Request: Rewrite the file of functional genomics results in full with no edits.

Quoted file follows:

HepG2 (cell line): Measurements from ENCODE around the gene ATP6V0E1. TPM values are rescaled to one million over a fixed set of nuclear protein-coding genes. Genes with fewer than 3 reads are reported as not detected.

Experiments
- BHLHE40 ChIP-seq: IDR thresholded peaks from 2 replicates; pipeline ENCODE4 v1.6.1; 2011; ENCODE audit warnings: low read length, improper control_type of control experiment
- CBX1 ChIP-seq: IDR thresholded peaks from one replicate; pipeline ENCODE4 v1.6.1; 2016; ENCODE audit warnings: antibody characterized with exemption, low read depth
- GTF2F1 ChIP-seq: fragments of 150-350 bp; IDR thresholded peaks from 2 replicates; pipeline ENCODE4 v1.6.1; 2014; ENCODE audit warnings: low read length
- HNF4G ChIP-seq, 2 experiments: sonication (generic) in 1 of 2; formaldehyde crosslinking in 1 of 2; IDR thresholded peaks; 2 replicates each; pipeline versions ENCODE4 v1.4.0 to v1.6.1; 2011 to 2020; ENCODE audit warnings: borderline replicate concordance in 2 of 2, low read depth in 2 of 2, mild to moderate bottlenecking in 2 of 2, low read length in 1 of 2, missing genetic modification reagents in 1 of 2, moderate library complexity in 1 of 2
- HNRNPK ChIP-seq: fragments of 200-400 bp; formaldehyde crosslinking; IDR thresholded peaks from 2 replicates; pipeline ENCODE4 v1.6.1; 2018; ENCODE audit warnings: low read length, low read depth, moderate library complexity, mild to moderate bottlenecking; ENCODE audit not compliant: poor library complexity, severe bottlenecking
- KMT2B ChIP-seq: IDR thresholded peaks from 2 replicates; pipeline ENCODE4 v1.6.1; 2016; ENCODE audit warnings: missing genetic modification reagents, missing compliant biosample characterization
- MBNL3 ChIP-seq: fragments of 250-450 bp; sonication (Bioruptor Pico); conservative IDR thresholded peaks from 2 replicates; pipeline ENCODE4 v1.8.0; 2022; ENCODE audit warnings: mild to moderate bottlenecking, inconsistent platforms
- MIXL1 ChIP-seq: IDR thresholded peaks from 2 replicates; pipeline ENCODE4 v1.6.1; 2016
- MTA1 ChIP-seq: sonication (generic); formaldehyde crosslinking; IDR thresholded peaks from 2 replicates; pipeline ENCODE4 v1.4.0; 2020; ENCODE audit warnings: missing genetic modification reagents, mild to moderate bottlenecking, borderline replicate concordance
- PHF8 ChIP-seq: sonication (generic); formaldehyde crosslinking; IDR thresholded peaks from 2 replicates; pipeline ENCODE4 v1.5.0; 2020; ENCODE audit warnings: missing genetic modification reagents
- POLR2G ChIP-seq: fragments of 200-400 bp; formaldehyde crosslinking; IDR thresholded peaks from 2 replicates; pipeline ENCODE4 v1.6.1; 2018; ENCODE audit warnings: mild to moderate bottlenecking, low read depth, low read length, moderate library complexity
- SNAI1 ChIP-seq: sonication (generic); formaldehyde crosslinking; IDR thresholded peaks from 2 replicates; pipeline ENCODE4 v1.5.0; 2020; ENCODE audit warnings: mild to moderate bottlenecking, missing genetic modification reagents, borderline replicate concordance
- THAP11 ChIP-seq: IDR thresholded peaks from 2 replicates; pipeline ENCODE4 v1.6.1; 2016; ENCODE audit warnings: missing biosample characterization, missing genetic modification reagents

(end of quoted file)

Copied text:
HepG2 (cell line): Measurements from ENCODE around the gene ATP6V0E1. TPM values are rescaled to one million over a fixed set of nuclear protein-coding genes. Genes with fewer than 3 reads are reported as not detected.

Experiments
- BHLHE40 ChIP-seq: IDR thresholded peaks from 2 replicates; pipeline ENCODE4 v1.6.1; 2011; ENCODE audit warnings: low read length, improper control_type of control experiment
- CBX1 ChIP-seq: IDR thresholded peaks from one replicate; pipeline ENCODE4 v1.6.1; 2016; ENCODE audit warnings: antibody characterized with exemption, low read depth
- GTF2F1 ChIP-seq: fragments of 150-350 bp; IDR thresholded peaks from 2 replicates; pipeline ENCODE4 v1.6.1; 2014; ENCODE audit warnings: low read length
- HNF4G ChIP-seq, 2 experiments: sonication (generic) in 1 of 2; formaldehyde crosslinking in 1 of 2; IDR thresholded peaks; 2 replicates each; pipeline versions ENCODE4 v1.4.0 to v1.6.1; 2011 to 2020; ENCODE audit warnings: borderline replicate concordance in 2 of 2, low read depth in 2 of 2, mild to moderate bottlenecking in 2 of 2, low read length in 1 of 2, missing genetic modification reagents in 1 of 2, moderate library complexity in 1 of 2
- HNRNPK ChIP-seq: fragments of 200-400 bp; formaldehyde crosslinking; IDR thresholded peaks from 2 replicates; pipeline ENCODE4 v1.6.1; 2018; ENCODE audit warnings: low read length, low read depth, moderate library complexity, mild to moderate bottlenecking; ENCODE audit not compliant: poor library complexity, severe bottlenecking
- KMT2B ChIP-seq: IDR thresholded peaks from 2 replicates; pipeline ENCODE4 v1.6.1; 2016; ENCODE audit warnings: missing genetic modification reagents, missing compliant biosample characterization
- MBNL3 ChIP-seq: fragments of 250-450 bp; sonication (Bioruptor Pico); conservative IDR thresholded peaks from 2 replicates; pipeline ENCODE4 v1.8.0; 2022; ENCODE audit warnings: mild to moderate bottlenecking, inconsistent platforms
- MIXL1 ChIP-seq: IDR thresholded peaks from 2 replicates; pipeline ENCODE4 v1.6.1; 2016
- MTA1 ChIP-seq: sonication (generic); formaldehyde crosslinking; IDR thresholded peaks from 2 replicates; pipeline ENCODE4 v1.4.0; 2020; ENCODE audit warnings: missing genetic modification reagents, mild to moderate bottlenecking, borderline replicate concordance
- PHF8 ChIP-seq: sonication (generic); formaldehyde crosslinking; IDR thresholded peaks from 2 replicates; pipeline ENCODE4 v1.5.0; 2020; ENCODE audit warnings: missing genetic modification reagents
- POLR2G ChIP-seq: fragments of 200-400 bp; formaldehyde crosslinking; IDR thresholded peaks from 2 replicates; pipeline ENCODE4 v1.6.1; 2018; ENCODE audit warnings: mild to moderate bottlenecking, low read depth, low read length, moderate library complexity
- SNAI1 ChIP-seq: sonication (generic); formaldehyde crosslinking; IDR thresholded peaks from 2 replicates; pipeline ENCODE4 v1.5.0; 2020; ENCODE audit warnings: mild to moderate bottlenecking, missing genetic modification reagents, borderline replicate concordance
- THAP11 ChIP-seq: IDR thresholded peaks from 2 replicates; pipeline ENCODE4 v1.6.1; 2016; ENCODE audit warnings: missing biosample characterization, missing genetic modification reagents